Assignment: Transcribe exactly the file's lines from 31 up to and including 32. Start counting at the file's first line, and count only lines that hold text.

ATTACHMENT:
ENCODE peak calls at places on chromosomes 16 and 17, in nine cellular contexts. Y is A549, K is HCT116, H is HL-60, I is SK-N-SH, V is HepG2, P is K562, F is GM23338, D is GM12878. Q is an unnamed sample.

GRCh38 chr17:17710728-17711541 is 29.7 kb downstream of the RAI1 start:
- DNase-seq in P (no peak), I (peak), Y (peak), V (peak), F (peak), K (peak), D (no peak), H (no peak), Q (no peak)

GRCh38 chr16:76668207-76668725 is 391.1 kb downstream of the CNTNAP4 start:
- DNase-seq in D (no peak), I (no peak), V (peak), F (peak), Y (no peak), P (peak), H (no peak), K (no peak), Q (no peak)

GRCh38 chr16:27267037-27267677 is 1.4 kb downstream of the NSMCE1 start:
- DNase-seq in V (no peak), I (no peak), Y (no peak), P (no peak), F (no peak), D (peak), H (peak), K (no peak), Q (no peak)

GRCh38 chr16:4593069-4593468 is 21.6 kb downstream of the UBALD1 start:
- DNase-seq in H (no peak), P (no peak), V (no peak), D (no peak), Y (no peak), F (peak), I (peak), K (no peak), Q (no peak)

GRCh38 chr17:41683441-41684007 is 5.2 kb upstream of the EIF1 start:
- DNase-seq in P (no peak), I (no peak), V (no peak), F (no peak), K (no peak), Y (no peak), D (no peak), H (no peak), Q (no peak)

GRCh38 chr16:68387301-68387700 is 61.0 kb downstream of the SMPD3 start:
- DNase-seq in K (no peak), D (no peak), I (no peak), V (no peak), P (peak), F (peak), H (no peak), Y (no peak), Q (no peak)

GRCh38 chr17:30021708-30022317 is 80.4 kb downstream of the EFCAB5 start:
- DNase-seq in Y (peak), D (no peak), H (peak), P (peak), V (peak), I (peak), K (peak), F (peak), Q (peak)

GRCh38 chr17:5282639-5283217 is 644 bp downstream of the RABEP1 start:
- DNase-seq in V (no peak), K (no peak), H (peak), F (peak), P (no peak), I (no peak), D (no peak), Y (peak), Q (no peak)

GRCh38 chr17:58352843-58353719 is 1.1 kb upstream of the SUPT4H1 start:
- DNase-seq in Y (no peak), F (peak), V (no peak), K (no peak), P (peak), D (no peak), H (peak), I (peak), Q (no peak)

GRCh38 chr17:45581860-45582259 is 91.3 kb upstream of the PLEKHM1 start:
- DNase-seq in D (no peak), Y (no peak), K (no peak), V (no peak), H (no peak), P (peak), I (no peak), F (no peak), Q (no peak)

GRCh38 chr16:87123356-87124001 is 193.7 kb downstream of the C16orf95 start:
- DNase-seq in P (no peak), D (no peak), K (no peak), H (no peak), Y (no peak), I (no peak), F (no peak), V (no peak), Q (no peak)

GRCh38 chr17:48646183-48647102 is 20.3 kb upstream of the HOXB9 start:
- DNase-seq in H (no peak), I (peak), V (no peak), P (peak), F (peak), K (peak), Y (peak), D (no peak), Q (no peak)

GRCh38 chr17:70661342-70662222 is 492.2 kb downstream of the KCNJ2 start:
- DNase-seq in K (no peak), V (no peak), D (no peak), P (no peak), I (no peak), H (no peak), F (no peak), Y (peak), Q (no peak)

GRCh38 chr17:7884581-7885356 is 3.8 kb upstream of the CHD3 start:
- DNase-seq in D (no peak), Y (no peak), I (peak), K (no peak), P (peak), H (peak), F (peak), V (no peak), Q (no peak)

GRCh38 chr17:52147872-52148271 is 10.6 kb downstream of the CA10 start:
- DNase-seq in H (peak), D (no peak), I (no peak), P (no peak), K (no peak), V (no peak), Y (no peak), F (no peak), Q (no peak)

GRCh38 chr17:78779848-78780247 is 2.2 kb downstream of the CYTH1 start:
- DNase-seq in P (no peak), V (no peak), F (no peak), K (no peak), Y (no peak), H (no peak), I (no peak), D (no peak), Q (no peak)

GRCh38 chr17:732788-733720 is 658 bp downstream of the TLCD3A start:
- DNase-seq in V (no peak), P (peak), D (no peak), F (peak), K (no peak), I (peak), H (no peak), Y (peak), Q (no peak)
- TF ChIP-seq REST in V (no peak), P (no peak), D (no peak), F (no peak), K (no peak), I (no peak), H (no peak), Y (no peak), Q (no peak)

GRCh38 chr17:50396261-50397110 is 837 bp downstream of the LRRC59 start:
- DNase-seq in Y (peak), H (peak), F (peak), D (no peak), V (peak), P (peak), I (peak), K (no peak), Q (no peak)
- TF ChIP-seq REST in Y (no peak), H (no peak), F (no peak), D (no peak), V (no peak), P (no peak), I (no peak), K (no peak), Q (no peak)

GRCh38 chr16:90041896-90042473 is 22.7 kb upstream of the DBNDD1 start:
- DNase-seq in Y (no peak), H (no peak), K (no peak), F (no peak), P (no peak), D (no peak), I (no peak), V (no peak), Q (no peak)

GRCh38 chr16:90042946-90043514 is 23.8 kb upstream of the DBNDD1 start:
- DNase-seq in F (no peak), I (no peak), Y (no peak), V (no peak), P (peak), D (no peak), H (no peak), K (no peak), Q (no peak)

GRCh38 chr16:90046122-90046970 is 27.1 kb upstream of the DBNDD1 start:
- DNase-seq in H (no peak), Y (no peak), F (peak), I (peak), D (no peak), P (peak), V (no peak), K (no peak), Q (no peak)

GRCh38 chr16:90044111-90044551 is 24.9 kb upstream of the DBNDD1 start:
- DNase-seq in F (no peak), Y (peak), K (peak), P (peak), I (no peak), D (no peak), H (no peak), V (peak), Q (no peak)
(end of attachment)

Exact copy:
- DNase-seq in H (peak), D (no peak), I (no peak), P (no peak), K (no peak), V (no peak), Y (no peak), F (no peak), Q (no peak)

GRCh38 chr17:78779848-78780247 is 2.2 kb downstream of the CYTH1 start: